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Alex Cora: Astros’ cheating ‘was not a two-man show’

2019 Major League Baseball Winter Meetings

BOSTON, MA - DECEMBER 9: Manager Alex Cora of the Boston Red Sox speaks on the set of MLB Network during the 2019 Major League Baseball Winter Meetings on December 9, 2019 in San Diego, California. (Photo by Billie Weiss/Boston Red Sox/Getty Images)

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Back in January -- which, due to the scale of events that have happened since, feels like five years ago -- Major League Baseball completed its investigation into the Astros’ cheating scheme in 2017. The league suspended GM Jeff Luhnow and manager A.J. Hinch each for one year (both were subsequently fired by the Astros), fined the team $5 million, and rescinded the club’s first- and second-round draft picks in both 2020 and ’21.

Alex Cora was the bench coach for the Astros in 2017. Partially as a result of the Astros winning a championship that year, Cora landed a managerial job with the Red Sox in 2018, winning another championship. Those Red Sox, too, were the subject of a separate Major League Baseball investigation into cheating.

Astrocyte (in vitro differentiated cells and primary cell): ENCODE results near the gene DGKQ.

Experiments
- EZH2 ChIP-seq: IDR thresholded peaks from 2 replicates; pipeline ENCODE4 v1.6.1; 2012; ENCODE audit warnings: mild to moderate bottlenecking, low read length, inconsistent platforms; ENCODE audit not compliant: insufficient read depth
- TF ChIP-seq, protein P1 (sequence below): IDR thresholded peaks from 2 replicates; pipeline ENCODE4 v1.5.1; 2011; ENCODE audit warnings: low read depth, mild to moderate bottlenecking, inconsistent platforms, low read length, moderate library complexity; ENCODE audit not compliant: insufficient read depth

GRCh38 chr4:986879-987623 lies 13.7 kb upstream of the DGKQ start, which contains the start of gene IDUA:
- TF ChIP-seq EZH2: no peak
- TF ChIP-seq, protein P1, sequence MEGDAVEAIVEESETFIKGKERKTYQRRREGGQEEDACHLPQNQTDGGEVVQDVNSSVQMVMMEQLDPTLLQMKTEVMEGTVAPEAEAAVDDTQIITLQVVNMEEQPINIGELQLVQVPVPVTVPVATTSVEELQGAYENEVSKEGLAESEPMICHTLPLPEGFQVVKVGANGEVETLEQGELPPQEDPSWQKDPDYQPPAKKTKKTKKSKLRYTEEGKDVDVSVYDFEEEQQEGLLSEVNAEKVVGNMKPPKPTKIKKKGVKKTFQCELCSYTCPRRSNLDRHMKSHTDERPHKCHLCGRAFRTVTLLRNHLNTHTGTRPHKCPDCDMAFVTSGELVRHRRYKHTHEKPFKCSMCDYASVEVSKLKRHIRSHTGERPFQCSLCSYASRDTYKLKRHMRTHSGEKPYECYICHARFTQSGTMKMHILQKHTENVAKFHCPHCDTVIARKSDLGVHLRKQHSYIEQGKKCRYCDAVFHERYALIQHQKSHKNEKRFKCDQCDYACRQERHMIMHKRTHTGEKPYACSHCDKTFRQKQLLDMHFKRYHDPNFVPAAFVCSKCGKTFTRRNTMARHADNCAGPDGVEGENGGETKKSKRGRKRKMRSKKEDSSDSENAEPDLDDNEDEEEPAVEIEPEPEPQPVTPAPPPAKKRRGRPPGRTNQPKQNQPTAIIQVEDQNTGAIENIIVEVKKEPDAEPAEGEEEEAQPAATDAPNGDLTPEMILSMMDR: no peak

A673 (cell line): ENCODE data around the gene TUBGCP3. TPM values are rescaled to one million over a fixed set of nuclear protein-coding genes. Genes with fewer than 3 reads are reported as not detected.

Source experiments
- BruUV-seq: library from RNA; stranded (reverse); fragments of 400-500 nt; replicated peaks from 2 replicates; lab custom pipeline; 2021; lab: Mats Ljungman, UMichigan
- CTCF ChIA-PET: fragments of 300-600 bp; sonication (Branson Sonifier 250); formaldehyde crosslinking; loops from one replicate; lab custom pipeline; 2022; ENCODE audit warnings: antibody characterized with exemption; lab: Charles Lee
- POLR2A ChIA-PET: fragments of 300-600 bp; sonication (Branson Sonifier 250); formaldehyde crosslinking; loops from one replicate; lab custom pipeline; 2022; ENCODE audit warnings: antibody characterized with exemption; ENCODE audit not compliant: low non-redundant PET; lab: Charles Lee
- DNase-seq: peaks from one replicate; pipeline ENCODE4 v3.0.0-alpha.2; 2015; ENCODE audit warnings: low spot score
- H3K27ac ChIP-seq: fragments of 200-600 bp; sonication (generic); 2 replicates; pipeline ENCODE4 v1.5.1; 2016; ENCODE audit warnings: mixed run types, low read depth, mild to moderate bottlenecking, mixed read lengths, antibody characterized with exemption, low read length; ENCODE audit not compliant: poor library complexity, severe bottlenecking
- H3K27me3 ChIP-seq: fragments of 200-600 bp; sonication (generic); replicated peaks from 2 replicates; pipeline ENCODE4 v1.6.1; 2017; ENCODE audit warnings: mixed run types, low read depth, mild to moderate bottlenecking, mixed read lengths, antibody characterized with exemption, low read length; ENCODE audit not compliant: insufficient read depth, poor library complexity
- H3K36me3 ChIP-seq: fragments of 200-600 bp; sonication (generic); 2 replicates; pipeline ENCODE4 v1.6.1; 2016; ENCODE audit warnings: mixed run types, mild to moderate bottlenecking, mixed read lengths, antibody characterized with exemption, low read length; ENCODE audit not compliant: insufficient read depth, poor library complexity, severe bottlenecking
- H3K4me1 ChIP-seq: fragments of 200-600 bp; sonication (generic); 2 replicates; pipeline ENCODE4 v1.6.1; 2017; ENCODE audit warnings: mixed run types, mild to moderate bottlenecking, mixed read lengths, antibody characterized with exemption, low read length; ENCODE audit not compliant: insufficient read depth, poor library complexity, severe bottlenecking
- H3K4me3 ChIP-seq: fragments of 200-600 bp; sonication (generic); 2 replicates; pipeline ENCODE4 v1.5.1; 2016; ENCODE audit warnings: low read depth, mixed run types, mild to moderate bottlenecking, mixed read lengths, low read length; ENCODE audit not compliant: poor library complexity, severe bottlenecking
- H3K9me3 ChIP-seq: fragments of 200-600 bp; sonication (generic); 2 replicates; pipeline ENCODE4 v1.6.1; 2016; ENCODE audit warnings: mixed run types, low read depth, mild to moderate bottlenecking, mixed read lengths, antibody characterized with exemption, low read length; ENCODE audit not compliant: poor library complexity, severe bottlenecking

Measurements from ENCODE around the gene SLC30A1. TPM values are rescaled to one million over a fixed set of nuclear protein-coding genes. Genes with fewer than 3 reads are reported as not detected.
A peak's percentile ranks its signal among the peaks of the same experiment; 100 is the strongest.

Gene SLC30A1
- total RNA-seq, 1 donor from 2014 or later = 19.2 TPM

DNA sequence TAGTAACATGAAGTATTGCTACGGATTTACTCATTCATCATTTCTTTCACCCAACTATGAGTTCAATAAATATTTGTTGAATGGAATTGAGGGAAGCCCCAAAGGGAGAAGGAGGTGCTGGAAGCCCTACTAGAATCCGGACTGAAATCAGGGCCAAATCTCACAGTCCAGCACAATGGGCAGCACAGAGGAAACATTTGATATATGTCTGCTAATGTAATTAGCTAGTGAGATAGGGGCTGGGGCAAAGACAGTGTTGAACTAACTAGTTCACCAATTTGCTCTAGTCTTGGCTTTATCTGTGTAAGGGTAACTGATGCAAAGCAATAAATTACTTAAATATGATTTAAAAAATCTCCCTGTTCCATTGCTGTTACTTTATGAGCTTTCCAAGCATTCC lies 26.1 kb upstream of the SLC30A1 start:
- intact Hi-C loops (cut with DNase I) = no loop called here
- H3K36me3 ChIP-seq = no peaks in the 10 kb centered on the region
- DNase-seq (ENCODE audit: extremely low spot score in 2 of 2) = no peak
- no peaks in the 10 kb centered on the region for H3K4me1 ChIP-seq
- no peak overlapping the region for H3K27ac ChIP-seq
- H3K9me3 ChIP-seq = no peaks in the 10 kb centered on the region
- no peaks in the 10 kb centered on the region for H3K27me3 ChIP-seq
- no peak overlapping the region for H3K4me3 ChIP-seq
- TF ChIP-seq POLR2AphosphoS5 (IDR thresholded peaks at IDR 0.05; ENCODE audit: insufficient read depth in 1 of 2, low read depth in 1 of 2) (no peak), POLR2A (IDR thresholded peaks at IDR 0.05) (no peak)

Cora and DH/OF Carlos Beltrán, who was named Mets manager in November and fired in January, were cast as the ringleaders of the Astros’ cheating scheme. Cora spoke to ESPN’s Marly Rivera, making his first public comments since the investigation. Cora insists that, despite the framing of the scandal, the Astros’ cheating “was not a two-man show.” He added, “We all did it. And let me be very clear that I am not denying my responsibility, because we were all responsible.” Cora specifically named Luhnow as someone “singling me out ... as if I were the sole mastermind.”

Some members of the 2017 Astros, and even owner Jim Crane, went out of their way to deny any knowledge or involvement. Some players said that they felt pressured into complicity. Crane even said that MLB’s investigation “explicitly exonerated” him.

Cora said, “We made a mistake and I must pay for the consequences of my actions.” At least someone involved with the cheating is accepting a modicum of accountability.

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